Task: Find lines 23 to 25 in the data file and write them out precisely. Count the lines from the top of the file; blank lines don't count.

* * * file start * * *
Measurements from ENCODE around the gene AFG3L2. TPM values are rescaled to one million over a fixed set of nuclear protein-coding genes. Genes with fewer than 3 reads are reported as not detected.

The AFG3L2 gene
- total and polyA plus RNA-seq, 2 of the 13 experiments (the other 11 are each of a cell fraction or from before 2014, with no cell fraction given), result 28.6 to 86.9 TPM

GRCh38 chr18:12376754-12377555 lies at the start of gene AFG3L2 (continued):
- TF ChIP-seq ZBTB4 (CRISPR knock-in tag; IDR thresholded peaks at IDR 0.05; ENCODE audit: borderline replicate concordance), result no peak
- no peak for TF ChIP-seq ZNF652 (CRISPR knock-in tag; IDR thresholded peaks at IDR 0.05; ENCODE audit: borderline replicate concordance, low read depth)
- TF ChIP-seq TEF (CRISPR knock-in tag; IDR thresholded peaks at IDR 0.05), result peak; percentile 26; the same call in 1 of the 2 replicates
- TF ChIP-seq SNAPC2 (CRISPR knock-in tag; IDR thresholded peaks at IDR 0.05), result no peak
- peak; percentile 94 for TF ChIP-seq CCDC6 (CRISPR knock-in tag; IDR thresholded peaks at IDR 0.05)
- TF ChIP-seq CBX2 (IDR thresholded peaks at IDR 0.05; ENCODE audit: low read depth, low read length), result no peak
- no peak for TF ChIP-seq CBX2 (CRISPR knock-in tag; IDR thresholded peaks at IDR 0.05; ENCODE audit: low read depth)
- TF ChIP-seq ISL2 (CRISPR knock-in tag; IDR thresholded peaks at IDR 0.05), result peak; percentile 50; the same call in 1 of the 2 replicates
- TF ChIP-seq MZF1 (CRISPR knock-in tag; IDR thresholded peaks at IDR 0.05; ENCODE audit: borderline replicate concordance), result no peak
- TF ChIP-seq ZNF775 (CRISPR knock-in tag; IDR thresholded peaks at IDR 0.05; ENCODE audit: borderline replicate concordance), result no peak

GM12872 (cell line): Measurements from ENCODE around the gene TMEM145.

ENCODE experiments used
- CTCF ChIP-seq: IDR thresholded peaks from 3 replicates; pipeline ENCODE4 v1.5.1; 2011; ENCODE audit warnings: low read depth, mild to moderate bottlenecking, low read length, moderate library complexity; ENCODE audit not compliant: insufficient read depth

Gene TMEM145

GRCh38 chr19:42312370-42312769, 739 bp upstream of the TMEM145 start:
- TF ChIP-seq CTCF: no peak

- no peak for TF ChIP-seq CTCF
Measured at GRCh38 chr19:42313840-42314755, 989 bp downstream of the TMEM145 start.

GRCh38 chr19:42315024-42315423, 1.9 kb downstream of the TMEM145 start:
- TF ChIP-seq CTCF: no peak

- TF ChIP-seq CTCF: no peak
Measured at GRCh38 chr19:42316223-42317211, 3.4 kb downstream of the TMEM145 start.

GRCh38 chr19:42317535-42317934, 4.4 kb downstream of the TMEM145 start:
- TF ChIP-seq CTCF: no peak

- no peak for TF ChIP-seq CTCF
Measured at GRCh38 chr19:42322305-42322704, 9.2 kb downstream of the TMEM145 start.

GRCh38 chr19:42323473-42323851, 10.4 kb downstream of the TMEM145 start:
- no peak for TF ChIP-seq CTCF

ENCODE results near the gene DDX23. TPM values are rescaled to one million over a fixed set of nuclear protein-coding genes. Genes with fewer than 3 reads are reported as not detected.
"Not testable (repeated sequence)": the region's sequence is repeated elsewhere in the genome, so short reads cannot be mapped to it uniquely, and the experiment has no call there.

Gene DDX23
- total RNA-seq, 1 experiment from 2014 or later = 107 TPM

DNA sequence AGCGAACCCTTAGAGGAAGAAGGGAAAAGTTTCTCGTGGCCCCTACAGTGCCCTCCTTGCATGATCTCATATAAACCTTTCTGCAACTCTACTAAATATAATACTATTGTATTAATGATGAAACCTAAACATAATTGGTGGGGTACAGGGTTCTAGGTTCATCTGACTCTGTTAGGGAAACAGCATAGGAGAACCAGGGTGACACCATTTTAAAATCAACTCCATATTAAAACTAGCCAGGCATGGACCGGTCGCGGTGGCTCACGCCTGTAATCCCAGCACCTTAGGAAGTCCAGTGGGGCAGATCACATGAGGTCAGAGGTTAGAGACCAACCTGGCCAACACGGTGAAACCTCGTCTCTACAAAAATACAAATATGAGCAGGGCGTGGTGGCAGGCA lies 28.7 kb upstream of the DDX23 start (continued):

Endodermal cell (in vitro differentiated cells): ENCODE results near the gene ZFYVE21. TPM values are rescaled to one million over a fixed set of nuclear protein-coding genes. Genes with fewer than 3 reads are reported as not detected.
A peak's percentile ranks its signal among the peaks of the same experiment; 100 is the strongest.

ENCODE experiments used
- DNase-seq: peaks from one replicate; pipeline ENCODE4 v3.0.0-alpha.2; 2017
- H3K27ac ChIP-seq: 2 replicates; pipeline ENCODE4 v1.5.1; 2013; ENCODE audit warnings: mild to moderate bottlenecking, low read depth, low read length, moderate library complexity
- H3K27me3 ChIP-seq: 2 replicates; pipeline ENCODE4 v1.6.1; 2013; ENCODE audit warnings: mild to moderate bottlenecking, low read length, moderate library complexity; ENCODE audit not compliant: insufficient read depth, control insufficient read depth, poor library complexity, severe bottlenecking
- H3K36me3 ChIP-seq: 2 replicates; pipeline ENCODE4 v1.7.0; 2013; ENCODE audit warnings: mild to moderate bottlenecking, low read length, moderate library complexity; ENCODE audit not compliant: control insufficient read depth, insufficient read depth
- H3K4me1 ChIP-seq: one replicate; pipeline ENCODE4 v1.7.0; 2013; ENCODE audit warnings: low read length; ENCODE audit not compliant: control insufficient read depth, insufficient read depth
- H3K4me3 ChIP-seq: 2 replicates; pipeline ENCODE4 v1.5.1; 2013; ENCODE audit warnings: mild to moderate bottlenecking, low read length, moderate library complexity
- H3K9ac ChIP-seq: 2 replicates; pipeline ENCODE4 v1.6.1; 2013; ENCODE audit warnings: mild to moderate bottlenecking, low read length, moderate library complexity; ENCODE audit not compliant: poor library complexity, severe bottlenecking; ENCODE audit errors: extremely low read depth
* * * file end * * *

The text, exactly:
GRCh38 chr19:42315024-42315423, 1.9 kb downstream of the TMEM145 start:
- TF ChIP-seq CTCF: no peak

- TF ChIP-seq CTCF: no peak